This isn't just a leadership tool, it's a basic personal development cornerstone. Without it, you are completely handicapped. With it, you can capitalize on your strengths and mitigate your weaknesses. However, it is time-intensive and must be purposefully engaged; therefore, it is often neglected.
Let's face it, unless you have an unbelievably amazing staff or you're a lazy leader, there is very little free time at the top. There is always more to do. The corner office might have a great view, but it likely doesn't get appreciated by the frenzied executive who spends the majority of their waking hours in that space.
My first three years as a leader are a blur. The pace was grueling and exciting. When I left my job, life went from 100 mph to 0. It was only then that I began to truly reflect on my experiences in leadership, the lessons I learned the hard way, and the larger impact I could have had if I just stepped away for a few minutes to refine my approach.
It's difficult to make time to do nothing when there is so much to do.
Productive reflection truly requires the absence of productivity. It's about time and space to simply absorb, digest, and consider our experiences.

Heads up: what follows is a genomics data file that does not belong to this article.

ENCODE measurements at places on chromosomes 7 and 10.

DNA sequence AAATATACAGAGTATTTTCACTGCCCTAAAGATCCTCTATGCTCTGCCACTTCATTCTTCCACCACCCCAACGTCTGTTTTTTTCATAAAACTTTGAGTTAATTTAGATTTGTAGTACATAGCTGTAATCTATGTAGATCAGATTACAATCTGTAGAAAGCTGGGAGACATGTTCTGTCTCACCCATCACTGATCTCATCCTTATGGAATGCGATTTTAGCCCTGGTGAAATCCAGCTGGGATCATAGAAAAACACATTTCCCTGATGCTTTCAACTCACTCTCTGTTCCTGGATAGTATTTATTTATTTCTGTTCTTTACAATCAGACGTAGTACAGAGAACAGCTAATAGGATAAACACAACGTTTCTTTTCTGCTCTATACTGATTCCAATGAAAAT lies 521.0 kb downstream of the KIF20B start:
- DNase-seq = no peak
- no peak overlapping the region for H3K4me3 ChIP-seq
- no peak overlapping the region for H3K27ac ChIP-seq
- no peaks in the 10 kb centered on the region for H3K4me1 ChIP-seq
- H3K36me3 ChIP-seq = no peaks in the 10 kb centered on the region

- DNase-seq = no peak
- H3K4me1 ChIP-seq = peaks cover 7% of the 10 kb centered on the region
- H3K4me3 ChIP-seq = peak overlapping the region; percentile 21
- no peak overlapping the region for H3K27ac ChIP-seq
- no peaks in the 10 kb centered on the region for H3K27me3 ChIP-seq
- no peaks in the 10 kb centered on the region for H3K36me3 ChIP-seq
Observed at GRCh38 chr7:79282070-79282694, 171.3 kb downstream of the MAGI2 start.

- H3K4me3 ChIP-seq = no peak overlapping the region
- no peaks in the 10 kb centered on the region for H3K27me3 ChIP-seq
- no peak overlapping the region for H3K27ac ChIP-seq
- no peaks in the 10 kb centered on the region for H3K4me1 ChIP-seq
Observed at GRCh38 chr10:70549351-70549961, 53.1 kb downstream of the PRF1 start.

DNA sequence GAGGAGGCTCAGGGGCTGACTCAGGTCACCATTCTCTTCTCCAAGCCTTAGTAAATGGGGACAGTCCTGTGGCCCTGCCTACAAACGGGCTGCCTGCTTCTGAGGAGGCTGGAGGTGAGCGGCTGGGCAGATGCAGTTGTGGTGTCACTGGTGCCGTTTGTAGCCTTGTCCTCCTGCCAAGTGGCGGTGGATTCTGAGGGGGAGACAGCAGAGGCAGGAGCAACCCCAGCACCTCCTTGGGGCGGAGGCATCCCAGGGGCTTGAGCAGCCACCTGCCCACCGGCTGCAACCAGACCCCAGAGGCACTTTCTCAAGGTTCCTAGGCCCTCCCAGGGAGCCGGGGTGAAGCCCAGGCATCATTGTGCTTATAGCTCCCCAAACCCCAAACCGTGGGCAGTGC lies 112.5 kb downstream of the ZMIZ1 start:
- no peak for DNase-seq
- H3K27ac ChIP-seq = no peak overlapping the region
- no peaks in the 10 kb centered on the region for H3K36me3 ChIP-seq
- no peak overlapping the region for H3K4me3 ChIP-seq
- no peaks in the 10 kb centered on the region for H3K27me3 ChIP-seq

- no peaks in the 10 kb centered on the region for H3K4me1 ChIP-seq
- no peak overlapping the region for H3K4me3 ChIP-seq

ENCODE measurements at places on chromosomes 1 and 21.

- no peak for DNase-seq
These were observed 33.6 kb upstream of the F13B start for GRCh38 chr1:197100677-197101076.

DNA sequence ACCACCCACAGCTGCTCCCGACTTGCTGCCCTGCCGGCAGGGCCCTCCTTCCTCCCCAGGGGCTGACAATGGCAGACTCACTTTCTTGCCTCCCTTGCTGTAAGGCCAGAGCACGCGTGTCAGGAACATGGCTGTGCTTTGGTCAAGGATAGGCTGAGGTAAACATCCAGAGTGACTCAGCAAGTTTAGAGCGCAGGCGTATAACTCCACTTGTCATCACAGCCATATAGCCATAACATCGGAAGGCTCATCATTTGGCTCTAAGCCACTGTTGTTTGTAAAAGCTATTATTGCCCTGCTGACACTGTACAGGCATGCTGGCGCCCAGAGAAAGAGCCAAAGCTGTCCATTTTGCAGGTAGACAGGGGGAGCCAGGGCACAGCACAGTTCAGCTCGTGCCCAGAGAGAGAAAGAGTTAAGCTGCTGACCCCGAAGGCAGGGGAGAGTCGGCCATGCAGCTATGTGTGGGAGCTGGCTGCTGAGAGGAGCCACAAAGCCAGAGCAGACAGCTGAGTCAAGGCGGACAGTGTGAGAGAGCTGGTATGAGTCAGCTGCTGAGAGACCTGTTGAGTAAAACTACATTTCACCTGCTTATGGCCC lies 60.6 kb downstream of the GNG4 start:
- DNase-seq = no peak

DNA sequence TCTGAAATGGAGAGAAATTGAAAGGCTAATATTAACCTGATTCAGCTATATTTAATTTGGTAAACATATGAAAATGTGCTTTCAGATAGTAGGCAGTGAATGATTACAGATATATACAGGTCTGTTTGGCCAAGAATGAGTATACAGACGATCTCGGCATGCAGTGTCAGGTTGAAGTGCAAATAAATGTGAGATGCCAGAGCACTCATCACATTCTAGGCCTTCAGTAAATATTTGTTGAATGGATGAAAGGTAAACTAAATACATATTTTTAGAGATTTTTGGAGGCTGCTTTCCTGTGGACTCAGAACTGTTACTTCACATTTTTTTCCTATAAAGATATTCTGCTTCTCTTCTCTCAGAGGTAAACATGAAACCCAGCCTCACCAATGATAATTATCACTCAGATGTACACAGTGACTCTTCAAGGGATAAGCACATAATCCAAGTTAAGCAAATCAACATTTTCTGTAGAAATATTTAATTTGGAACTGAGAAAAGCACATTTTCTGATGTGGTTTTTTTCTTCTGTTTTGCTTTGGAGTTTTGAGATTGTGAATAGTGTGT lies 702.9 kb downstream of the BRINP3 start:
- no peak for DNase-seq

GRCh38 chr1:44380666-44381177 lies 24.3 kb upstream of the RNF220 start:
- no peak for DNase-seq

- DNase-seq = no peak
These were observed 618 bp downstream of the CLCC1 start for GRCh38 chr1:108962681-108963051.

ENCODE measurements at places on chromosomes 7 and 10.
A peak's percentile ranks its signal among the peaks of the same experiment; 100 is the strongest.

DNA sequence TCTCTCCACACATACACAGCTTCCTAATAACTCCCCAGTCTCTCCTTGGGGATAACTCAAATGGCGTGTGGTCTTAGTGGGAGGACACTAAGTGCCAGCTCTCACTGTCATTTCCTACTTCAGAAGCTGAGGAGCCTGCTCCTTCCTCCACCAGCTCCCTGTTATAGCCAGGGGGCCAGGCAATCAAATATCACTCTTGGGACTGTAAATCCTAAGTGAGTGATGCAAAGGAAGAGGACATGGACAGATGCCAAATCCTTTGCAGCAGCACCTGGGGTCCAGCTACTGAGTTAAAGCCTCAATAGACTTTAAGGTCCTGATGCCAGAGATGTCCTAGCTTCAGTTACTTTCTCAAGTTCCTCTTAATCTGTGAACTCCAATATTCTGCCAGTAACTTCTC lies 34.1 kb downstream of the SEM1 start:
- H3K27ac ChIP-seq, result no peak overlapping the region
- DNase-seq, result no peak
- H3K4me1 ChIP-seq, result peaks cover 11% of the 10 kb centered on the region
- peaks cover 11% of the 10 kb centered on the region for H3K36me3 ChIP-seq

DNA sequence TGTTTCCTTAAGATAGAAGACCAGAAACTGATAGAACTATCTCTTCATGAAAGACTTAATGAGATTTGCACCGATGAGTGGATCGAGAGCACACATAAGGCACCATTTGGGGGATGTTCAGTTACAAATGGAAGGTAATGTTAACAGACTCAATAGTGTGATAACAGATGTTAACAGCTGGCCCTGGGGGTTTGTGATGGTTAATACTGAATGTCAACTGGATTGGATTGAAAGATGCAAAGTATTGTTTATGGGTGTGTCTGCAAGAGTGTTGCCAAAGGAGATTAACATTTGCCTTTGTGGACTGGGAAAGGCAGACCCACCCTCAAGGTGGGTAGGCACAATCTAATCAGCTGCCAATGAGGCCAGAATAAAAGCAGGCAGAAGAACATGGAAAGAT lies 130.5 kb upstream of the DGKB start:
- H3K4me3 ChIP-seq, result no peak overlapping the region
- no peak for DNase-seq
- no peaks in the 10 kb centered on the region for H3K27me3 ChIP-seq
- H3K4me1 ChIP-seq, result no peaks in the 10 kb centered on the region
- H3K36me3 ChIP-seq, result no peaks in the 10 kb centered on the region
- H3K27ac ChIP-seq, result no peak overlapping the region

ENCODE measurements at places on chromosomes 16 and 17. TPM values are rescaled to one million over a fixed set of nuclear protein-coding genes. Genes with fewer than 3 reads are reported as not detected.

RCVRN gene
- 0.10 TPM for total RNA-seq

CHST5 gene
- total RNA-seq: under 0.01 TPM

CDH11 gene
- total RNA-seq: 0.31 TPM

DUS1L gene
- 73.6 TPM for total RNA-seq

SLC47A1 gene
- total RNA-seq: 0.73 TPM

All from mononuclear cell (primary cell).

Given the right environment, both mentally and physically, reflection leads to clarity and creativity. We gain a broader understanding of what we are doing and how we are doing it. Most importantly, we become acutely aware of our internal barriers to success and this insight can drive breakthrough change.
One of my brilliant clients reminded me of the classic tool, the Johari Window:
We get moving so quickly as leaders that we often shutter all but the known, public self. We don't make the time and space for reflecting on who we are as a person and as a leader.
Much of what we hide from public view can and should be integrated back in, producing a whole and genuine person that others can trust and follow.
Much of what we are currently blind to is readily accessible if we take the time to consider how others interact with us, how we respond to stress, and how our stakeholders view our actions.
This level of perspective is game changing.
Imagine the value of consistently engaging in your own proactive 360 degree assessment; refining your ability to observe and apply the feedback that others are constantly providing you about your personal strengths, weaknesses, opportunities, and threats.
You may have moved into leadership because you're goal-oriented and driven, but you won't succeed as a leader if you continue to apply yourself solely to production without the aid of adequate reflection.
This goes for most challenges, including marriage, parenting, friendship, or starting a business.
By three methods we may learn wisdom: First, by reflection, which is noblest; Second, by imitation, which is easiest; and third by experience, which is the bitterest." - Confucius
Take 15 minutes today, away from work and email and people, and allow yourself to put the pieces of the puzzle together in order to connect with the bigger picture.